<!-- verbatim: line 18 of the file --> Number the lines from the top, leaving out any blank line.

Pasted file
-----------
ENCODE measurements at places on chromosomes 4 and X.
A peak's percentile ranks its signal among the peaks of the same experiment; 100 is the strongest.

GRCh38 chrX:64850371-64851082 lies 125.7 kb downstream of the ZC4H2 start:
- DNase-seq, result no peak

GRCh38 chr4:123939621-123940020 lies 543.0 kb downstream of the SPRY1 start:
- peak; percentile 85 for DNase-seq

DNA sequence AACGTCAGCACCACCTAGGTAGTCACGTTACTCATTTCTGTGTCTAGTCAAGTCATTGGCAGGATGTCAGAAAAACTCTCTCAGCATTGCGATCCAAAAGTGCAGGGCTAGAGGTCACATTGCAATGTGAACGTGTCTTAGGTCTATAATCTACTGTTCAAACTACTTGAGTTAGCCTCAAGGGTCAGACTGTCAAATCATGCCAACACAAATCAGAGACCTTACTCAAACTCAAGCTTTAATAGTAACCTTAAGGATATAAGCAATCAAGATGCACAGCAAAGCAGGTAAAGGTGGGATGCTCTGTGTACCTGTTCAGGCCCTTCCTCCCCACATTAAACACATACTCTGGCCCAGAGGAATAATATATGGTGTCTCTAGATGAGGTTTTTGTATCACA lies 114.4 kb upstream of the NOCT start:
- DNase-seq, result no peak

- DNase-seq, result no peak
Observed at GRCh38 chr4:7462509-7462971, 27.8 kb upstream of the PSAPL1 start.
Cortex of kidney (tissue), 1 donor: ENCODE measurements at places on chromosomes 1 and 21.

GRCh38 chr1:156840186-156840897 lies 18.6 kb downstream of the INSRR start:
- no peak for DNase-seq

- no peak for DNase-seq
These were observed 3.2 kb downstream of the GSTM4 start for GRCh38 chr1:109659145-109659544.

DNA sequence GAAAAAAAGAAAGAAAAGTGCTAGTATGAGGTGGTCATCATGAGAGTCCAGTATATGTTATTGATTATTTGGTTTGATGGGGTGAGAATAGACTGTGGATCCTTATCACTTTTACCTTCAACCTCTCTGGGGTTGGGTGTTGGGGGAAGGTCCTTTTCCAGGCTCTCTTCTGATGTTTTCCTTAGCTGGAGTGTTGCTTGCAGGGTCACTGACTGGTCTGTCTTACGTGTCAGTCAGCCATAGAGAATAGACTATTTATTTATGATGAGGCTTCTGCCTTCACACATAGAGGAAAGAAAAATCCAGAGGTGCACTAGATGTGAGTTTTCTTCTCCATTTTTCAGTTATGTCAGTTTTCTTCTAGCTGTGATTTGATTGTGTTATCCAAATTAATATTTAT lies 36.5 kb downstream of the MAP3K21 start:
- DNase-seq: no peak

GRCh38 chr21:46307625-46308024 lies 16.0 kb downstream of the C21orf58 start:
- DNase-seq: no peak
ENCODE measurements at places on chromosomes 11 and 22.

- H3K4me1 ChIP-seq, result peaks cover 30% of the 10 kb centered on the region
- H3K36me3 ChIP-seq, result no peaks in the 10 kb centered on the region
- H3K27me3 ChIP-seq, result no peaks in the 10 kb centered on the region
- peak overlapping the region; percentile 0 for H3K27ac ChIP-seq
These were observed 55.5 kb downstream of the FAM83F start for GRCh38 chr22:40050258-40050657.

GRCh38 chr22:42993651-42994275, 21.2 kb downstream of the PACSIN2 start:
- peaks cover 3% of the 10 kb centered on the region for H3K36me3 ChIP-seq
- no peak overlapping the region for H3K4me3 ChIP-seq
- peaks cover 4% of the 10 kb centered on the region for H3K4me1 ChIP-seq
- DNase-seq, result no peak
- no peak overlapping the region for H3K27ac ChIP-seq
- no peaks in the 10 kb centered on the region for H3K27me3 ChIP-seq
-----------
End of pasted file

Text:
GRCh38 chr21:46307625-46308024 lies 16.0 kb downstream of the C21orf58 start: